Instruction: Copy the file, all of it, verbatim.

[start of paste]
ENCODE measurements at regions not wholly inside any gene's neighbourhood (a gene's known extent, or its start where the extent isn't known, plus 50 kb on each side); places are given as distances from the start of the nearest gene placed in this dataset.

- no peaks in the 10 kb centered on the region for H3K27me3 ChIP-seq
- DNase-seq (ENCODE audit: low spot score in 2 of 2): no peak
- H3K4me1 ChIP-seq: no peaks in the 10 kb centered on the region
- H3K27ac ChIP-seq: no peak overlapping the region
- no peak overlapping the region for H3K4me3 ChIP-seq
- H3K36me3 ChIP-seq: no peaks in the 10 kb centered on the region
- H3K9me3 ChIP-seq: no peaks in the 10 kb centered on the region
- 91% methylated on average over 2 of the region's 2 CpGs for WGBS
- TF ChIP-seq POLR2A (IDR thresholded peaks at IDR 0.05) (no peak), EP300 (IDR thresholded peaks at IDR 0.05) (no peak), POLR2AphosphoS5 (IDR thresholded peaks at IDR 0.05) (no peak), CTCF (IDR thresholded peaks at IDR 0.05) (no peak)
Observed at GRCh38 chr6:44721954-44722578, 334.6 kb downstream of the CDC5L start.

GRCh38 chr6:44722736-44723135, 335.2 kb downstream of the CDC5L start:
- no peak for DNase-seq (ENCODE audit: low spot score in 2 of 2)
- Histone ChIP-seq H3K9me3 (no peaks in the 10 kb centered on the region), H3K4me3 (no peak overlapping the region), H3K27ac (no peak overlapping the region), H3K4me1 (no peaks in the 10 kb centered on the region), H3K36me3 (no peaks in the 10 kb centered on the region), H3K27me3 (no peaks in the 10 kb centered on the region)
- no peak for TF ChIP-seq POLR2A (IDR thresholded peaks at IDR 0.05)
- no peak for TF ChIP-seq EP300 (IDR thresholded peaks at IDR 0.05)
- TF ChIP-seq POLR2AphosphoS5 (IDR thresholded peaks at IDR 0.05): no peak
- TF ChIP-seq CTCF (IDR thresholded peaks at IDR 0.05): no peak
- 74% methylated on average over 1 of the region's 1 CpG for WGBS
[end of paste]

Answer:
ENCODE measurements at regions not wholly inside any gene's neighbourhood (a gene's known extent, or its start where the extent isn't known, plus 50 kb on each side); places are given as distances from the start of the nearest gene placed in this dataset.

- no peaks in the 10 kb centered on the region for H3K27me3 ChIP-seq
- DNase-seq (ENCODE audit: low spot score in 2 of 2): no peak
- H3K4me1 ChIP-seq: no peaks in the 10 kb centered on the region
- H3K27ac ChIP-seq: no peak overlapping the region
- no peak overlapping the region for H3K4me3 ChIP-seq
- H3K36me3 ChIP-seq: no peaks in the 10 kb centered on the region
- H3K9me3 ChIP-seq: no peaks in the 10 kb centered on the region
- 91% methylated on average over 2 of the region's 2 CpGs for WGBS
- TF ChIP-seq POLR2A (IDR thresholded peaks at IDR 0.05) (no peak), EP300 (IDR thresholded peaks at IDR 0.05) (no peak), POLR2AphosphoS5 (IDR thresholded peaks at IDR 0.05) (no peak), CTCF (IDR thresholded peaks at IDR 0.05) (no peak)
Observed at GRCh38 chr6:44721954-44722578, 334.6 kb downstream of the CDC5L start.

GRCh38 chr6:44722736-44723135, 335.2 kb downstream of the CDC5L start:
- no peak for DNase-seq (ENCODE audit: low spot score in 2 of 2)
- Histone ChIP-seq H3K9me3 (no peaks in the 10 kb centered on the region), H3K4me3 (no peak overlapping the region), H3K27ac (no peak overlapping the region), H3K4me1 (no peaks in the 10 kb centered on the region), H3K36me3 (no peaks in the 10 kb centered on the region), H3K27me3 (no peaks in the 10 kb centered on the region)
- no peak for TF ChIP-seq POLR2A (IDR thresholded peaks at IDR 0.05)
- no peak for TF ChIP-seq EP300 (IDR thresholded peaks at IDR 0.05)
- TF ChIP-seq POLR2AphosphoS5 (IDR thresholded peaks at IDR 0.05): no peak
- TF ChIP-seq CTCF (IDR thresholded peaks at IDR 0.05): no peak
- 74% methylated on average over 1 of the region's 1 CpG for WGBS